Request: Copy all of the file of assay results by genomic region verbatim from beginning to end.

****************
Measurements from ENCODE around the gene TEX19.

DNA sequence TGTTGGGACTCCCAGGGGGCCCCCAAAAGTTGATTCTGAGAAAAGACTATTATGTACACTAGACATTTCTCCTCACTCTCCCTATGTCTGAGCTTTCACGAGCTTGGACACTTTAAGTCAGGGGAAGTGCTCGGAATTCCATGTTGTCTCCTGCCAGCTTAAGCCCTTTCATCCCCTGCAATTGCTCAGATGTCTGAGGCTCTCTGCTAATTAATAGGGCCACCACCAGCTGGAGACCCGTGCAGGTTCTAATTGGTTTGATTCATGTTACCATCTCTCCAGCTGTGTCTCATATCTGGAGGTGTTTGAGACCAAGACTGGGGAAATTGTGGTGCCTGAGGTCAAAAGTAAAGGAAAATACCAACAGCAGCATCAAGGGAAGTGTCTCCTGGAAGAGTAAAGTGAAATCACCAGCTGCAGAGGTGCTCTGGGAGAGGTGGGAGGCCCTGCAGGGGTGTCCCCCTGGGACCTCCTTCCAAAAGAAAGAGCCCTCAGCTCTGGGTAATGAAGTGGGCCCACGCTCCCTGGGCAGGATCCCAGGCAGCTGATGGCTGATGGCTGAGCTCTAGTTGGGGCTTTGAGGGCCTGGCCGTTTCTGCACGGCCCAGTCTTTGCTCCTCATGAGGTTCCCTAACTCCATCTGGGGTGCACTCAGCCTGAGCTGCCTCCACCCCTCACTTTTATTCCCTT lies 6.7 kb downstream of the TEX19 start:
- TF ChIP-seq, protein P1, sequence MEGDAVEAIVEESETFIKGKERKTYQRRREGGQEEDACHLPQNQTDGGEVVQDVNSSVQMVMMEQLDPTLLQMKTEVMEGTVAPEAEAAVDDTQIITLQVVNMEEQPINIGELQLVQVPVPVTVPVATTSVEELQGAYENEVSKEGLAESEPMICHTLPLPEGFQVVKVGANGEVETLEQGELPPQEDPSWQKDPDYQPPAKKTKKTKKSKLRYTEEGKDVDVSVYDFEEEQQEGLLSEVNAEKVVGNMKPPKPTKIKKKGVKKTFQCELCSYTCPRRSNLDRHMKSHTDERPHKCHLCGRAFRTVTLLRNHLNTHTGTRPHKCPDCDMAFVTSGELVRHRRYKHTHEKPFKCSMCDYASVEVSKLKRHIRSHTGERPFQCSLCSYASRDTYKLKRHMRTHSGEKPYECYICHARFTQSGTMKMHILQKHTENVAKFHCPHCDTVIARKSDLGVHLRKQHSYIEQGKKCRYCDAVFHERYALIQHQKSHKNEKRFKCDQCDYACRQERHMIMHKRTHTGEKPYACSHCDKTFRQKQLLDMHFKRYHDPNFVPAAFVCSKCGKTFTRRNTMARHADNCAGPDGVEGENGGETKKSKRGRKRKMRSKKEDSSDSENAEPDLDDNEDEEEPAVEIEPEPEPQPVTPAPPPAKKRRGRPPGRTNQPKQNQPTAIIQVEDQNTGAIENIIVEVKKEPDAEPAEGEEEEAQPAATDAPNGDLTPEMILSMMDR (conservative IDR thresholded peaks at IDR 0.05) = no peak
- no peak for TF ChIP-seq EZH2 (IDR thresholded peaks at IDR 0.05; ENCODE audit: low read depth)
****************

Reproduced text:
Measurements from ENCODE around the gene TEX19.

DNA sequence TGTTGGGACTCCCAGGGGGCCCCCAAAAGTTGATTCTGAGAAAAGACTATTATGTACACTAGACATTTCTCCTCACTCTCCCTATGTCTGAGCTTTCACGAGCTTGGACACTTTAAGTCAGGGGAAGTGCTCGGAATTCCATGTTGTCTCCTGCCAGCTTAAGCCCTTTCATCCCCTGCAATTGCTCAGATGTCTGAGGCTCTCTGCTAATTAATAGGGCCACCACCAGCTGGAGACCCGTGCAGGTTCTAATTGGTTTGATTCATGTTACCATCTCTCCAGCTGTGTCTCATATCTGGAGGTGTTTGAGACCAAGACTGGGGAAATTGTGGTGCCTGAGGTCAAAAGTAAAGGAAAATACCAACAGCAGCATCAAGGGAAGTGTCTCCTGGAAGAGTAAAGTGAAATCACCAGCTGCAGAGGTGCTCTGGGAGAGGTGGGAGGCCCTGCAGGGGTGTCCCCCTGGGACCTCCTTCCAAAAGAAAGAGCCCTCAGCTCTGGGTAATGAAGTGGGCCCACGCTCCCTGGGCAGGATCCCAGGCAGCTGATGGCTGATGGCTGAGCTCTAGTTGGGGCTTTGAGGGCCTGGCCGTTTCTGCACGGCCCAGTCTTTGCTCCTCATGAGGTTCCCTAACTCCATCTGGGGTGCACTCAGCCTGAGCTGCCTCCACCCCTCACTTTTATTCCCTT lies 6.7 kb downstream of the TEX19 start:
- TF ChIP-seq, protein P1, sequence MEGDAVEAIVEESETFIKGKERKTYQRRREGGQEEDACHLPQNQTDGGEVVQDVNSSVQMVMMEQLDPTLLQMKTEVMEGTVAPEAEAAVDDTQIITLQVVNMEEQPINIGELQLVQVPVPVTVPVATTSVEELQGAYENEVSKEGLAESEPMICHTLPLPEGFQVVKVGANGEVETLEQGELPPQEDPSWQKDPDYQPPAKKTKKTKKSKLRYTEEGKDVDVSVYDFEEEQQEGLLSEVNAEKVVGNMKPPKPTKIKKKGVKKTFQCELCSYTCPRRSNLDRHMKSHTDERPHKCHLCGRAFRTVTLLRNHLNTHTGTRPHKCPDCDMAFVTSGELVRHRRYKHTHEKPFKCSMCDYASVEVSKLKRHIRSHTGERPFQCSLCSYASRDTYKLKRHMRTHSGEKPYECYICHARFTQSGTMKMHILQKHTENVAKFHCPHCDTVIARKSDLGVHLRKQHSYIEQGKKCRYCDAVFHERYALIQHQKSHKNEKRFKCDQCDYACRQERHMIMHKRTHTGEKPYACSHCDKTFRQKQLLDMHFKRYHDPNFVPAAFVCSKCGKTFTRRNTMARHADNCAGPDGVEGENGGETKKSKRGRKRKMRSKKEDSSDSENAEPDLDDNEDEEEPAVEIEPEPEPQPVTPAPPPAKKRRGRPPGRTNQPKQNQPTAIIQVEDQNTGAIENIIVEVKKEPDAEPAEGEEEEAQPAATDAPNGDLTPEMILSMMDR (conservative IDR thresholded peaks at IDR 0.05) = no peak
- no peak for TF ChIP-seq EZH2 (IDR thresholded peaks at IDR 0.05; ENCODE audit: low read depth)